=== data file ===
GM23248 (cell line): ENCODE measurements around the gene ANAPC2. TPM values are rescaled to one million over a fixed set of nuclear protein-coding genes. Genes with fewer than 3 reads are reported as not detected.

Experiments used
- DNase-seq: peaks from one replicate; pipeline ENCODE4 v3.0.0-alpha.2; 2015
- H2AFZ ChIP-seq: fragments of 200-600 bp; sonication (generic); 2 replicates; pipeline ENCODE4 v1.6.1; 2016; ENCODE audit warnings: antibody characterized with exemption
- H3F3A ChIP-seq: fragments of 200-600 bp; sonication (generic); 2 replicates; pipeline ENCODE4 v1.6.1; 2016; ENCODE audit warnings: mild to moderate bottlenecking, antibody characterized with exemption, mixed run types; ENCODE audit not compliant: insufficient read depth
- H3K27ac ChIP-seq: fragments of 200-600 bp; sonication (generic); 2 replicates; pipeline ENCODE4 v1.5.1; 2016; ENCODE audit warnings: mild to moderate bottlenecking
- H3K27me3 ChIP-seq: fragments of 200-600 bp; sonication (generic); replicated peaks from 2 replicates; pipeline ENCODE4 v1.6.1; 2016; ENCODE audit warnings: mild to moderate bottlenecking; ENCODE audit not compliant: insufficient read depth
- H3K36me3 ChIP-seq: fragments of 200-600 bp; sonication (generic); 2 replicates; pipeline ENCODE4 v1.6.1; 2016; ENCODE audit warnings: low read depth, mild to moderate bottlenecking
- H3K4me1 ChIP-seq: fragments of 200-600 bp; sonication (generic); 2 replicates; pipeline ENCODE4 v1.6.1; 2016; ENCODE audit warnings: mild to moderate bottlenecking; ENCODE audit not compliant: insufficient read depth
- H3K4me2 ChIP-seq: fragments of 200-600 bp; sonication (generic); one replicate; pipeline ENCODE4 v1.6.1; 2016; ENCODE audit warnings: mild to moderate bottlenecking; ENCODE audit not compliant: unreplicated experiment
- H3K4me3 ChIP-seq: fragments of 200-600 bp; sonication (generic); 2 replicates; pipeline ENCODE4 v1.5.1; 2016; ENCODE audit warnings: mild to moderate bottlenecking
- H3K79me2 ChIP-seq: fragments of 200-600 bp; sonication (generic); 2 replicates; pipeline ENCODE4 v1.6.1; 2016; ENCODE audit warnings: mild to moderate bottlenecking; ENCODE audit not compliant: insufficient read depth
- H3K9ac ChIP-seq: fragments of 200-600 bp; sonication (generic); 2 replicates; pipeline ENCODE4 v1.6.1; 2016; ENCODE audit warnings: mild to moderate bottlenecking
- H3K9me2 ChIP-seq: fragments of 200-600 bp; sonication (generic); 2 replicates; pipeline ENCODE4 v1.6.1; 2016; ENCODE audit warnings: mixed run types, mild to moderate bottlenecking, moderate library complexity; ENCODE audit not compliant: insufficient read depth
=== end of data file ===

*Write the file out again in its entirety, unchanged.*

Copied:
GM23248 (cell line): ENCODE measurements around the gene ANAPC2. TPM values are rescaled to one million over a fixed set of nuclear protein-coding genes. Genes with fewer than 3 reads are reported as not detected.

Experiments used
- DNase-seq: peaks from one replicate; pipeline ENCODE4 v3.0.0-alpha.2; 2015
- H2AFZ ChIP-seq: fragments of 200-600 bp; sonication (generic); 2 replicates; pipeline ENCODE4 v1.6.1; 2016; ENCODE audit warnings: antibody characterized with exemption
- H3F3A ChIP-seq: fragments of 200-600 bp; sonication (generic); 2 replicates; pipeline ENCODE4 v1.6.1; 2016; ENCODE audit warnings: mild to moderate bottlenecking, antibody characterized with exemption, mixed run types; ENCODE audit not compliant: insufficient read depth
- H3K27ac ChIP-seq: fragments of 200-600 bp; sonication (generic); 2 replicates; pipeline ENCODE4 v1.5.1; 2016; ENCODE audit warnings: mild to moderate bottlenecking
- H3K27me3 ChIP-seq: fragments of 200-600 bp; sonication (generic); replicated peaks from 2 replicates; pipeline ENCODE4 v1.6.1; 2016; ENCODE audit warnings: mild to moderate bottlenecking; ENCODE audit not compliant: insufficient read depth
- H3K36me3 ChIP-seq: fragments of 200-600 bp; sonication (generic); 2 replicates; pipeline ENCODE4 v1.6.1; 2016; ENCODE audit warnings: low read depth, mild to moderate bottlenecking
- H3K4me1 ChIP-seq: fragments of 200-600 bp; sonication (generic); 2 replicates; pipeline ENCODE4 v1.6.1; 2016; ENCODE audit warnings: mild to moderate bottlenecking; ENCODE audit not compliant: insufficient read depth
- H3K4me2 ChIP-seq: fragments of 200-600 bp; sonication (generic); one replicate; pipeline ENCODE4 v1.6.1; 2016; ENCODE audit warnings: mild to moderate bottlenecking; ENCODE audit not compliant: unreplicated experiment
- H3K4me3 ChIP-seq: fragments of 200-600 bp; sonication (generic); 2 replicates; pipeline ENCODE4 v1.5.1; 2016; ENCODE audit warnings: mild to moderate bottlenecking
- H3K79me2 ChIP-seq: fragments of 200-600 bp; sonication (generic); 2 replicates; pipeline ENCODE4 v1.6.1; 2016; ENCODE audit warnings: mild to moderate bottlenecking; ENCODE audit not compliant: insufficient read depth
- H3K9ac ChIP-seq: fragments of 200-600 bp; sonication (generic); 2 replicates; pipeline ENCODE4 v1.6.1; 2016; ENCODE audit warnings: mild to moderate bottlenecking
- H3K9me2 ChIP-seq: fragments of 200-600 bp; sonication (generic); 2 replicates; pipeline ENCODE4 v1.6.1; 2016; ENCODE audit warnings: mixed run types, mild to moderate bottlenecking, moderate library complexity; ENCODE audit not compliant: insufficient read depth